Hizbullah: Status quo to return in Lebanon

Groups says it will "return things" to normal after gov't reversed key decisions that had triggered violence.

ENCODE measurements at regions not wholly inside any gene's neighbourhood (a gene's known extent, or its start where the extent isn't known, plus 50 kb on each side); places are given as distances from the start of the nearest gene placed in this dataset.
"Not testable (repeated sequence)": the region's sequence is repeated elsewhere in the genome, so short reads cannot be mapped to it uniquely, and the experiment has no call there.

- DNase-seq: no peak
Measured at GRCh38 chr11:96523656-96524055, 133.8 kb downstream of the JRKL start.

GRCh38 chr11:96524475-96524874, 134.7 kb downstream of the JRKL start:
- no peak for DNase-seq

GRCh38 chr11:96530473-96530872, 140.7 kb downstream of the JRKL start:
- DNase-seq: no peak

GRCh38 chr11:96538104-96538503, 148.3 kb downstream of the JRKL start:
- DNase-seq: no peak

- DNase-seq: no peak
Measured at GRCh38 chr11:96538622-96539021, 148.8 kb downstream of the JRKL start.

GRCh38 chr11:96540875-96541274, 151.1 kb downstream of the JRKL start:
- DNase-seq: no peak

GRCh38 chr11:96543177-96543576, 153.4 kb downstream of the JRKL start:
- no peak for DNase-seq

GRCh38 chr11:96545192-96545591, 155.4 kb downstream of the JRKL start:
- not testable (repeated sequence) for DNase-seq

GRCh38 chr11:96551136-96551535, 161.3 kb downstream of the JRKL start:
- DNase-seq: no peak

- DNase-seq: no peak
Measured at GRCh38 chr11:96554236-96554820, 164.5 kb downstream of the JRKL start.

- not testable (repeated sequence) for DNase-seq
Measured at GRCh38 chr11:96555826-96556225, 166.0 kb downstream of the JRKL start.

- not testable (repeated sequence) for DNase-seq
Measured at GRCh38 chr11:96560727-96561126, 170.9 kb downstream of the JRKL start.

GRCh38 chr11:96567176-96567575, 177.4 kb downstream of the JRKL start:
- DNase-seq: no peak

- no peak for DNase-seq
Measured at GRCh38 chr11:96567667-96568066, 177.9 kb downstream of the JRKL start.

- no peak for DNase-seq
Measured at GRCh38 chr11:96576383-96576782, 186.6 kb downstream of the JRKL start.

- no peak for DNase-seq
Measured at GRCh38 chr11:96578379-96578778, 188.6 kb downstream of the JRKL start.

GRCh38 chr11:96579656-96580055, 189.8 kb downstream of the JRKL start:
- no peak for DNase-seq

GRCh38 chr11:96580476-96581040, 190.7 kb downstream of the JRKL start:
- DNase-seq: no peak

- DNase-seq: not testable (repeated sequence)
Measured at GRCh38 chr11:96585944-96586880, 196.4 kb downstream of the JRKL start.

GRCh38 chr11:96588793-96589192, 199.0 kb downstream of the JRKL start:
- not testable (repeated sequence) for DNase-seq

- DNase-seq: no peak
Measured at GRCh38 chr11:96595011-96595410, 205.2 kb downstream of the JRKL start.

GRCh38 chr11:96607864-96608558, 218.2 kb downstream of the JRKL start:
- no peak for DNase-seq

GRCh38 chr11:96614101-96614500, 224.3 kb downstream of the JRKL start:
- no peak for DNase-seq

Hizbullah will "return things" to normal in Lebanon after the government reversed key decisions that had triggered days of bloody conflict, the militant group's deputy leader said Thursday. The comments by Sheik Naim Kassem came after a meeting between Hizbullah representatives and a high-powered Arab delegation that is in the country trying to find a solution to Lebanon's worst crisis since the end of the 1975-90 civil war. "The Cabinet's reversal of the two decisions is a natural step to return things to the way they were before the two decisions," Kassem said. "We want a political settlement that will lead, in the end, to there being no victor and no vanquished." Clashes between supporters of the government and the Hizbullah-led opposition broke out last week after the Cabinet decided to sack the airport security chief for alleged ties to Hizbullah and declared the militants' private telephone network illegal. The network is the backbone of the militant group's communication abilities and power on the ground. The government rescinded those decisions Wednesday, saying that with the reversal, it hoped for a settlement in the crisis with the opposition that has paralyzed Lebanon for 18 months. Kassem's comments also signaled that Hizbullah may end its civil disobedience campaign and reopen roads in the capital Beirut. But its militiamen on the ground appeared to be taking their time - nearly an hour after Kassem's speech, broadcast live on Lebanese television stations, key Beirut roads were still blocked with sand barriers, including the one leading to the capital's international airport. The recent violence has been the worst internal fighting in the country since the end of the civil war. The Lebanese police said in a statement late Wednesday that the week of violence left 65 people dead and some 200 wounded. The statement listed the names of the 65 killed. The situation was calm Thursday, and there were no reports of violence across the country. The Cabinet's turnaround amounted to a major Hizbullah victory and was the latest sign that the Shiite militant group, by resorting to force, appears to have gained the upper hand in a power struggle with the government. Wednesday's reversal followed a full day of mediation by the Arab League delegation, which arrived that day in Beirut. The delegation was expected to announce details of a package deal it had brokered between Lebanese factions before leaving the country later Thursday. Sunni Arab heavyweights Egypt and Saudi Arabia, who back the Saniora government, were not represented in the delegation. Syria, which supports the Hizbullah-led opposition, was also not included, as the three countries are considered too close to the opposing factions. The Hizbullah-led opposition quit the Cabinet in November 2006, demanding more power and a veto over all government decisions. The deadlock has prevented parliament from electing a new president, leaving the country without a head of state for six months.